Divergence times were estimated also based just on mitochondrial data and four-gene concatenated data, respectively, because there were few variable sites in nuclear gene data for reconstructing reliable nuclear gene trees. Time-calibrated phylogenies were reconstructed by incorporating fossil calibration points using BEAST. Four Salamandridae fossil records were used as calibration points. The first calibration point was the divergence between Tylototriton s.l. and Pleurodeles for which the minimum age was set to 44 Mya, based on a Tylototriton-related salamandrid fossil, Chelotriton (Herre, 1935; Estes, 1981; Milner, 2000). The relevant fossil of Brachycormus was not used because it was alleged to have been a neotenic amphibian or a derivate of Chelotriton (Roček, 1996a; Roček, 1996b). Secondly, the minimum age of ancestor of Taricha and Notophthalmus was presumed to be 22 Mya based on a fossil of Taricha oligocenica (Estes, 1981). Then the minimum age of the common ancestor of Triturus was given as 24 Mya based on a Triturus fossil (Böhme, 2003). Finally, based on the fossil of Procynops miocenicus closely related to Cynops (Estes, 1981), we presumed the minimum divergence time between Cynops and Paramesotriton at ∼15 Mya. A lognormal prior distribution was applied for each calibration point in view of the fact that this model allowed for uncertainty of the age estimation of the fossil and bias associated with the incompleteness of the fossil record (Forest, 2009).

For BEAST analyses, to avoid zero-length branches, each coalescent cluster was represented by one specimen. So the Generalized Mixed Yule Coalescent (GMYC) method (Pons et al., 2006; Fontaneto et al., 2007) was used to identify coalescent clusters within Tylototriton s.l. The GMYC method was proposed to potentially promote objective delimitation of coalescent clusters even based on single gene and supplies explanations for divergences between clusters by speciation models (Powell, 2012). GMYC analysis was implemented in the R package SPLITS (Species Limits by Threshold Statistic) using the single-threshold option. Because the GMYC analysis needs a time-scale tree, a preliminary BEAST analysis was conducted only based on mtDNA data set with the best partitioning scheme and the best model for each partition selected above. In this analysis, a conservative parameter setting (i.e., a relaxed lognormal clock with the mean rate set to 1 and a coalescent Yule model as tree prior) was assigned (Monaghan et al., 2009). MCMC chains were run for 20 million generations with sampling every 1,000 generations, and the first 25% generations were discarded as burn-in. GMYC analysis resulted in 39 cluster representatives (see ‘results’), which were used for the following analyses.

For BEAST analyses, the best partition scheme and the best evolutionary model for each partition were also selected for the phylogenetic analyses using the program PARTITIONFINDER. An unlinked uncorrected lognormal relaxed clock to each partition, a Yule speciation process for branching rates, and the model of four rate categories for nucleotide substitutions were defined for the analyses. A ML tree was used as a starting tree inferred by RAXML based on single-GMYC-cluster representatives. Two runs of 100 million generations sampling every 1,000 generations were conducted. The convergence of MCMC chains and burn-in periods were determined by Tracer. A maximum clade credibility (MCC) tree with posterior probability was calculated using TREEANNOTATOR.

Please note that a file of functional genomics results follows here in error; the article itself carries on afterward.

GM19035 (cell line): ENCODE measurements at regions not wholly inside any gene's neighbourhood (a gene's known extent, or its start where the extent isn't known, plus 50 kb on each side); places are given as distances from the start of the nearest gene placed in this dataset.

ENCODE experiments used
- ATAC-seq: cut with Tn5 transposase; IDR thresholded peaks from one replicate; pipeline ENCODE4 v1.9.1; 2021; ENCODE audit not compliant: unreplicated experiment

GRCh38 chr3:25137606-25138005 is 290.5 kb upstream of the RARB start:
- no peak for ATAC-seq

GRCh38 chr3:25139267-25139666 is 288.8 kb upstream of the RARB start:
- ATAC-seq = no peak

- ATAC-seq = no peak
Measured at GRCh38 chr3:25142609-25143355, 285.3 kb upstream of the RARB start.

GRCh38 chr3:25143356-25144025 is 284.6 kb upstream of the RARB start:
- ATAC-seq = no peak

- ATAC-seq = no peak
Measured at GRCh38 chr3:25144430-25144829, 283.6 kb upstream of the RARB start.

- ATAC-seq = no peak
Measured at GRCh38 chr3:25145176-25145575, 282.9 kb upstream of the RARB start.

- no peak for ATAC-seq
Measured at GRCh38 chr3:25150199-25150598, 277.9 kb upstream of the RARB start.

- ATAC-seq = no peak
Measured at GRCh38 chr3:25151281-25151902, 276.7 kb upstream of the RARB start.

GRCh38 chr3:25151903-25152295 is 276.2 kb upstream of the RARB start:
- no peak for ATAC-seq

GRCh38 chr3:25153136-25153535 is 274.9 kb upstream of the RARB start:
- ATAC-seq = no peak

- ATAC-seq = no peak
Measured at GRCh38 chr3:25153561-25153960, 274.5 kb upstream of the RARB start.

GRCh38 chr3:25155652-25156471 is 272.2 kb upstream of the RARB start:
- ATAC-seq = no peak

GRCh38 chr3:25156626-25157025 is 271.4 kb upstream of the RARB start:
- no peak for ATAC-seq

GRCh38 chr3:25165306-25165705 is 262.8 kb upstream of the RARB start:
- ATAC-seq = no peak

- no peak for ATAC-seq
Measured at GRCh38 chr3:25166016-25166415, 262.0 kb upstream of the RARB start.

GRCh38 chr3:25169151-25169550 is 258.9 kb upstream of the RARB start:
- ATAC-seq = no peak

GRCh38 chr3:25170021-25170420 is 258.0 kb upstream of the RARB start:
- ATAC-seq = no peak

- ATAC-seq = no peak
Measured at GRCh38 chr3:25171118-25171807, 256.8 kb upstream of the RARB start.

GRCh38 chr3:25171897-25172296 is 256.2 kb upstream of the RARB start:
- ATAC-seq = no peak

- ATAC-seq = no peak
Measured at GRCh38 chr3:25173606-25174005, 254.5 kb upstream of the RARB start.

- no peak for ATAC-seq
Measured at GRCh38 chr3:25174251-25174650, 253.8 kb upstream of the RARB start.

Species tree was inferred using *BEAST. The method needs prior assignments of specimens to species. So the selection of specimens for *BEAST analyses was according to the GMYC clusters and the sampling number (>1) of each cluster. GMYC singletons and individuals with missing data genes were excluded. Because we obtained sequences of nuclear genes only for 91 Tylototriton s.l. samples and two E. chinhaiensis samples, outgroup fossil calibrations (see above) could not be utilized for the *BEAST analysis. So, the nucleotide substitution rate of each partition was set according to the rate estimations from the four-gene concatenated Beast analyses conducted above. For *BEAST analysis, mitochondrial DNA (16S + ND2) and each nuclear gene was defined as an independent partition, respectively. The best-fitting substitution model for each partition was selected by the program JMODELTEST v.2.1 (Guindon & Gascuel, 2003; Darriba et al., 2012). *BEAST analyses were carried out using the unlinked uncorrected lognormal relaxed clock to each partition and a Yule speciation process as tree prior. Lognormal prior distributions were assigned for mean rate of each partition. Two runs of 150 million generations were carried out with sampling every 1,000 generations. Convergence of MCMC chains and burn-in periods were assessed using TRACER.